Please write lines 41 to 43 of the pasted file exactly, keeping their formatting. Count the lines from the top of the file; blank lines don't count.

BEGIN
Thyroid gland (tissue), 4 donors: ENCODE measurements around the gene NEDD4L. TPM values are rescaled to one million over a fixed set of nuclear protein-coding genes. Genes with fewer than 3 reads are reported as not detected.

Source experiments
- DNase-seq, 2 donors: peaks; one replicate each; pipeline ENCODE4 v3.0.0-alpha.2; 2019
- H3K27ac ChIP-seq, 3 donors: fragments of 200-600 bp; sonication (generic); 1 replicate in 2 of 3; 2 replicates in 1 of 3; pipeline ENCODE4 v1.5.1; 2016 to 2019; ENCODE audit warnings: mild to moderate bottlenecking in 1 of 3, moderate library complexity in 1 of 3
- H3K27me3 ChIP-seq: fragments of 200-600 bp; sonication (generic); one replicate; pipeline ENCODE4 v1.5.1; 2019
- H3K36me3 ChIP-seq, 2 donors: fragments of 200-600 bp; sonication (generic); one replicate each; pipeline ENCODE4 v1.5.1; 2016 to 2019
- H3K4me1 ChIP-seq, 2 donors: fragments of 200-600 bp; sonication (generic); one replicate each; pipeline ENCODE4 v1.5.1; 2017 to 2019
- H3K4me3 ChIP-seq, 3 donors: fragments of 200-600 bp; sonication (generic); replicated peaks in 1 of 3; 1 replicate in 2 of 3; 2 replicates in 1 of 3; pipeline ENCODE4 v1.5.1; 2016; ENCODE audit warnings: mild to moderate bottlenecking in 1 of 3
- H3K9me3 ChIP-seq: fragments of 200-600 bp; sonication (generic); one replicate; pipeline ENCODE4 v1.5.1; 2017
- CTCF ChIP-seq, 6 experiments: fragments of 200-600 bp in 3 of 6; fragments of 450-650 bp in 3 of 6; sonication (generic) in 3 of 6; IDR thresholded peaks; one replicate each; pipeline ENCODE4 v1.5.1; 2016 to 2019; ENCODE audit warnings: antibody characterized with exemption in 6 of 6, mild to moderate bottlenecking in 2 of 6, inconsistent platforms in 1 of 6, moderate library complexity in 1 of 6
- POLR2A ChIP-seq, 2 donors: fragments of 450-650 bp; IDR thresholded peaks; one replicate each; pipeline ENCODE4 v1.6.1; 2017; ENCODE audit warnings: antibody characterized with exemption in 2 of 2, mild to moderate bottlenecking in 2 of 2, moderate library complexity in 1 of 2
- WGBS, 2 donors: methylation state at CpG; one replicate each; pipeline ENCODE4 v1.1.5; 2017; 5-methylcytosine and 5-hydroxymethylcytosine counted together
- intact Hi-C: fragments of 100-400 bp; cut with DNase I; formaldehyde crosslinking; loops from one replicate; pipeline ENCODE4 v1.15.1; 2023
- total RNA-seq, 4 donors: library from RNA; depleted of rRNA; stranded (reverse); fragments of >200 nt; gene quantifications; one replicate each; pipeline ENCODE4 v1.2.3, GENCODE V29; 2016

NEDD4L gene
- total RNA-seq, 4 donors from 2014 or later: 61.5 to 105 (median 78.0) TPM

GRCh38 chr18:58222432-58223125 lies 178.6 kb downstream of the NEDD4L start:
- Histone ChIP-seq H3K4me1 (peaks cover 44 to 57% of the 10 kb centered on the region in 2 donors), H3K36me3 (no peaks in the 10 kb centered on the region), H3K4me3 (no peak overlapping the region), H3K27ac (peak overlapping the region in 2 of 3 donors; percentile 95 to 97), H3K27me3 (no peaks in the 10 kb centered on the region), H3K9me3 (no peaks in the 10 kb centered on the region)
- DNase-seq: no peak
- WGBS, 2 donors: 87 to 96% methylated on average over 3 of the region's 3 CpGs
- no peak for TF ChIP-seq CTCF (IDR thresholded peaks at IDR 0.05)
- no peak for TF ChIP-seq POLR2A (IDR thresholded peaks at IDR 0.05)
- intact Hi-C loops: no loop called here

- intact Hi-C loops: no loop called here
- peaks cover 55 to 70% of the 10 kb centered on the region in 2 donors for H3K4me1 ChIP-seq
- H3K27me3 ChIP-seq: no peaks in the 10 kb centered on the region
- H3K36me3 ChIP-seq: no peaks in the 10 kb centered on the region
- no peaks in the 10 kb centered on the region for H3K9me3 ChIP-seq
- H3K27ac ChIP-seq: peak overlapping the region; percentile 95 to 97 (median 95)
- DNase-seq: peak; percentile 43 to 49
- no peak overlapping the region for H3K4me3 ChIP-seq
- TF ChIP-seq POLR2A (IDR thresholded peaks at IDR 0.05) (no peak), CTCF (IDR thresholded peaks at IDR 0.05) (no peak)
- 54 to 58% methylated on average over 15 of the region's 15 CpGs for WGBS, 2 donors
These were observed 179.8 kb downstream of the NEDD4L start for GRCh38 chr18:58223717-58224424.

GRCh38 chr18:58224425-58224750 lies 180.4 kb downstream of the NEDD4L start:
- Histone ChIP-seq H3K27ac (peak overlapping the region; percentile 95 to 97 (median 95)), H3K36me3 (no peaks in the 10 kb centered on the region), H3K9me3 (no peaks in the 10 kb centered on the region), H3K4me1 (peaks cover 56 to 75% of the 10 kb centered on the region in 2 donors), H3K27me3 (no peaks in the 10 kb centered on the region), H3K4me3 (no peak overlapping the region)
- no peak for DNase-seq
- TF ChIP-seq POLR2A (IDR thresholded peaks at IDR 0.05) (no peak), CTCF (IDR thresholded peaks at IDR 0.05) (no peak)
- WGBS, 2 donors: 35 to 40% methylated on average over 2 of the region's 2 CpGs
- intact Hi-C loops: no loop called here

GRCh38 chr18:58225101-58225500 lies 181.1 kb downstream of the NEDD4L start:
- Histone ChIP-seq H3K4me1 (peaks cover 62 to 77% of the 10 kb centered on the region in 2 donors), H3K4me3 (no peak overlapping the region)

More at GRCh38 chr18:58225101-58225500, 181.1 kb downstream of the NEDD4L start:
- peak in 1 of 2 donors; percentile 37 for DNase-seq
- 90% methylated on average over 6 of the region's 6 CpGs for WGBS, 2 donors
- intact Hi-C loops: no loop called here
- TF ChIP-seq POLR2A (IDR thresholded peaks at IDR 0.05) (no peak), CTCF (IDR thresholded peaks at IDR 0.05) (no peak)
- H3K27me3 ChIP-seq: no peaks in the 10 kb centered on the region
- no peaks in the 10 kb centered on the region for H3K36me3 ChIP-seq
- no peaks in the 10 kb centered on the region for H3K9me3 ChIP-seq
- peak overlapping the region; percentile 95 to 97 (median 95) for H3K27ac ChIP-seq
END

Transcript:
GRCh38 chr18:58225101-58225500 lies 181.1 kb downstream of the NEDD4L start:
- Histone ChIP-seq H3K4me1 (peaks cover 62 to 77% of the 10 kb centered on the region in 2 donors), H3K4me3 (no peak overlapping the region)

More at GRCh38 chr18:58225101-58225500, 181.1 kb downstream of the NEDD4L start: